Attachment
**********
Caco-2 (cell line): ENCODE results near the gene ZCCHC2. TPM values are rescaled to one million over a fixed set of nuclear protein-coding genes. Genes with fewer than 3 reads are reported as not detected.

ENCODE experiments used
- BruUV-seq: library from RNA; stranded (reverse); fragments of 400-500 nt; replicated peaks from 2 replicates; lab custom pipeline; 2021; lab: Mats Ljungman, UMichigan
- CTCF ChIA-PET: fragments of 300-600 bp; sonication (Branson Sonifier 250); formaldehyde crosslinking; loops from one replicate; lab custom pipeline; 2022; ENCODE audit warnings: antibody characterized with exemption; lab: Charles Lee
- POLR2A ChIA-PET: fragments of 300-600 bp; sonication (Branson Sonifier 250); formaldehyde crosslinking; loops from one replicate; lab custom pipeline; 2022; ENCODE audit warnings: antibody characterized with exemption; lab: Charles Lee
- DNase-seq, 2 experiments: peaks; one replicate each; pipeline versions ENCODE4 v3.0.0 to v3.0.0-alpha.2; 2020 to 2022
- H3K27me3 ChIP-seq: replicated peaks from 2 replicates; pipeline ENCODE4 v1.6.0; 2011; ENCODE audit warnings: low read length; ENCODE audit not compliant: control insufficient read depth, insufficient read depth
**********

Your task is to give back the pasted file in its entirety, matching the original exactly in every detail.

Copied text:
Caco-2 (cell line): ENCODE results near the gene ZCCHC2. TPM values are rescaled to one million over a fixed set of nuclear protein-coding genes. Genes with fewer than 3 reads are reported as not detected.

ENCODE experiments used
- BruUV-seq: library from RNA; stranded (reverse); fragments of 400-500 nt; replicated peaks from 2 replicates; lab custom pipeline; 2021; lab: Mats Ljungman, UMichigan
- CTCF ChIA-PET: fragments of 300-600 bp; sonication (Branson Sonifier 250); formaldehyde crosslinking; loops from one replicate; lab custom pipeline; 2022; ENCODE audit warnings: antibody characterized with exemption; lab: Charles Lee
- POLR2A ChIA-PET: fragments of 300-600 bp; sonication (Branson Sonifier 250); formaldehyde crosslinking; loops from one replicate; lab custom pipeline; 2022; ENCODE audit warnings: antibody characterized with exemption; lab: Charles Lee
- DNase-seq, 2 experiments: peaks; one replicate each; pipeline versions ENCODE4 v3.0.0 to v3.0.0-alpha.2; 2020 to 2022
- H3K27me3 ChIP-seq: replicated peaks from 2 replicates; pipeline ENCODE4 v1.6.0; 2011; ENCODE audit warnings: low read length; ENCODE audit not compliant: control insufficient read depth, insufficient read depth